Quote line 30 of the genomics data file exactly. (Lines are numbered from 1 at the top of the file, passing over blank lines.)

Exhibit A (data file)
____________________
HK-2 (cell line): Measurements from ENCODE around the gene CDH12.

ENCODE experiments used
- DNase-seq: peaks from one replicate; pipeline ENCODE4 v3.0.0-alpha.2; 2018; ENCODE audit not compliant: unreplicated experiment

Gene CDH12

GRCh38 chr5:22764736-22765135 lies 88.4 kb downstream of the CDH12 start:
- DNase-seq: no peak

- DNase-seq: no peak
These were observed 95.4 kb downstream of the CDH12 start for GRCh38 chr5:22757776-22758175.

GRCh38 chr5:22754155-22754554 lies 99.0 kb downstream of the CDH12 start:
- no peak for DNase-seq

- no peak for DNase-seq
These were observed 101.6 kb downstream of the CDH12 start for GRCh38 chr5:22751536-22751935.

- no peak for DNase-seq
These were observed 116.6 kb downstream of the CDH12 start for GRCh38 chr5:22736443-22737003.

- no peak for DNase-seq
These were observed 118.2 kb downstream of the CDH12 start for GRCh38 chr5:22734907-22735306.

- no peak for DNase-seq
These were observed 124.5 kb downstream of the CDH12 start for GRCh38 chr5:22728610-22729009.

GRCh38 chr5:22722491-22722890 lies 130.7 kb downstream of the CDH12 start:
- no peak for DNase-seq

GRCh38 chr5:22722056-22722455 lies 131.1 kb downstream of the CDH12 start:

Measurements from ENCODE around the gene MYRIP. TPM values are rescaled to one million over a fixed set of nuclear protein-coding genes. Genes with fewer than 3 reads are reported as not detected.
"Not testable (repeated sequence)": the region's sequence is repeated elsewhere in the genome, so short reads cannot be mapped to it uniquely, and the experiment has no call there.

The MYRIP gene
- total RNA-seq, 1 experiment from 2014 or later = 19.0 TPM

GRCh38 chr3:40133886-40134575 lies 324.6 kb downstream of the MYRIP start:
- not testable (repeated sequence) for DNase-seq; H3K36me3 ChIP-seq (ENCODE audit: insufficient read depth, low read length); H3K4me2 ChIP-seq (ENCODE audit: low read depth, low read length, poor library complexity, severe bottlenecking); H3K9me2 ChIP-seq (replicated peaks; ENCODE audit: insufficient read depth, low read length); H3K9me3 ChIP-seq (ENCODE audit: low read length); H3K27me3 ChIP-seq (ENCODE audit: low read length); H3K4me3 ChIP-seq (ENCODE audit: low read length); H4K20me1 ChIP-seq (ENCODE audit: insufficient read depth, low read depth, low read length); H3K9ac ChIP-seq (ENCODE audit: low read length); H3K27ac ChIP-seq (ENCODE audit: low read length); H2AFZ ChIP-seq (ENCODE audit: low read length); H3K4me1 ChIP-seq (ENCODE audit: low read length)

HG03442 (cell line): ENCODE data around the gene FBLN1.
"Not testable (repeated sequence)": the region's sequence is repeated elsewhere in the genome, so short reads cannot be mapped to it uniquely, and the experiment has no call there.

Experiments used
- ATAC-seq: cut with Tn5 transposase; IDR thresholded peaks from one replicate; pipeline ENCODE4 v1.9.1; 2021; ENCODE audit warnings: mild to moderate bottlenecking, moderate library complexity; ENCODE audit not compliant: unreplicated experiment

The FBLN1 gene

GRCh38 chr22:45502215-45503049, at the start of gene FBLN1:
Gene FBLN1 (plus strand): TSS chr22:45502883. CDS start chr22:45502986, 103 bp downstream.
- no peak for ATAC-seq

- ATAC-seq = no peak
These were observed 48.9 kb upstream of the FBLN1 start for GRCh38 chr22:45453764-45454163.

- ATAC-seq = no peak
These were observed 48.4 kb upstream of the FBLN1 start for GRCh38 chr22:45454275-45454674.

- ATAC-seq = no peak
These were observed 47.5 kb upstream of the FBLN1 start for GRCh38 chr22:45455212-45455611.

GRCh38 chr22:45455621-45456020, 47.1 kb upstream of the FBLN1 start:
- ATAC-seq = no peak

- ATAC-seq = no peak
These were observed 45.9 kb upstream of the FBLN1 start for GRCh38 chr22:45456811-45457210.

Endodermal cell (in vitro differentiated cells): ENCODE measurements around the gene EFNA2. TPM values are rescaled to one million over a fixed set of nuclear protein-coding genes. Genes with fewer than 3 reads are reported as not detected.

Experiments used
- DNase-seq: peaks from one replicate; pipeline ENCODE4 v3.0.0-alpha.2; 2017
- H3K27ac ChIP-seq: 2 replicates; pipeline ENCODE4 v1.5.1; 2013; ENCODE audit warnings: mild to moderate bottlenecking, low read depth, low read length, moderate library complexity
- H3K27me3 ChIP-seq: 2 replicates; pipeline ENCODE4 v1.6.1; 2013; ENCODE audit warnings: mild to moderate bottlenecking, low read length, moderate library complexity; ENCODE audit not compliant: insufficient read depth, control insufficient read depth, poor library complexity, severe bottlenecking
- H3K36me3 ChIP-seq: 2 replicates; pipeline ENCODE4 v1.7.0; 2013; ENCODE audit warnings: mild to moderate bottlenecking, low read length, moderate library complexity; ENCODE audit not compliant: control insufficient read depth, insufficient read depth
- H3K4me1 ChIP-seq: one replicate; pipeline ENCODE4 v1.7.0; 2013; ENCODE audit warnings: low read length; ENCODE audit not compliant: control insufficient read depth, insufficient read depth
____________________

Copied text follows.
Experiments used